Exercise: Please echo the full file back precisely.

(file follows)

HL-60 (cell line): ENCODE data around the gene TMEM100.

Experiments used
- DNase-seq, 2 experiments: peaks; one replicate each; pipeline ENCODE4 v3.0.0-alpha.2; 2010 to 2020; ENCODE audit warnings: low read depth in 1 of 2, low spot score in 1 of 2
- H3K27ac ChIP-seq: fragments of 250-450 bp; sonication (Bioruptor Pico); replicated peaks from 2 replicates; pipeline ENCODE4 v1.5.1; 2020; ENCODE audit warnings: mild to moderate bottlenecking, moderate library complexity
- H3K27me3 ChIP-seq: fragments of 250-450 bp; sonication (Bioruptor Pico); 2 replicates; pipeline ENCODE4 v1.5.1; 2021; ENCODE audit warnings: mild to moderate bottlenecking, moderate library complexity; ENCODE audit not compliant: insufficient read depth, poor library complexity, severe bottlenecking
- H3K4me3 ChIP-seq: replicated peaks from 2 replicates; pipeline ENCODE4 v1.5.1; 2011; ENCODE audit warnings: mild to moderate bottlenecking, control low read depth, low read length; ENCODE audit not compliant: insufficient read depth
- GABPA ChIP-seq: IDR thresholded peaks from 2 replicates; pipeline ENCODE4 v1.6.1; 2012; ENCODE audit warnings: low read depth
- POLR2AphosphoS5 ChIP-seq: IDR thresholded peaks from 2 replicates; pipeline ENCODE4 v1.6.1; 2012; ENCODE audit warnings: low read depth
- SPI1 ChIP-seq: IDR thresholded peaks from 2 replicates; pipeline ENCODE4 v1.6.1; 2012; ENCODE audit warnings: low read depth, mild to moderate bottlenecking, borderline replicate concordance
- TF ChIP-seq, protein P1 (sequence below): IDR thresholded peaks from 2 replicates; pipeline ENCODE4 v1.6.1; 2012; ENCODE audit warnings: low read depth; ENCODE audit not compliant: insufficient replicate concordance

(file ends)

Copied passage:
HL-60 (cell line): ENCODE data around the gene TMEM100.

Experiments used
- DNase-seq, 2 experiments: peaks; one replicate each; pipeline ENCODE4 v3.0.0-alpha.2; 2010 to 2020; ENCODE audit warnings: low read depth in 1 of 2, low spot score in 1 of 2
- H3K27ac ChIP-seq: fragments of 250-450 bp; sonication (Bioruptor Pico); replicated peaks from 2 replicates; pipeline ENCODE4 v1.5.1; 2020; ENCODE audit warnings: mild to moderate bottlenecking, moderate library complexity
- H3K27me3 ChIP-seq: fragments of 250-450 bp; sonication (Bioruptor Pico); 2 replicates; pipeline ENCODE4 v1.5.1; 2021; ENCODE audit warnings: mild to moderate bottlenecking, moderate library complexity; ENCODE audit not compliant: insufficient read depth, poor library complexity, severe bottlenecking
- H3K4me3 ChIP-seq: replicated peaks from 2 replicates; pipeline ENCODE4 v1.5.1; 2011; ENCODE audit warnings: mild to moderate bottlenecking, control low read depth, low read length; ENCODE audit not compliant: insufficient read depth
- GABPA ChIP-seq: IDR thresholded peaks from 2 replicates; pipeline ENCODE4 v1.6.1; 2012; ENCODE audit warnings: low read depth
- POLR2AphosphoS5 ChIP-seq: IDR thresholded peaks from 2 replicates; pipeline ENCODE4 v1.6.1; 2012; ENCODE audit warnings: low read depth
- SPI1 ChIP-seq: IDR thresholded peaks from 2 replicates; pipeline ENCODE4 v1.6.1; 2012; ENCODE audit warnings: low read depth, mild to moderate bottlenecking, borderline replicate concordance
- TF ChIP-seq, protein P1 (sequence below): IDR thresholded peaks from 2 replicates; pipeline ENCODE4 v1.6.1; 2012; ENCODE audit warnings: low read depth; ENCODE audit not compliant: insufficient replicate concordance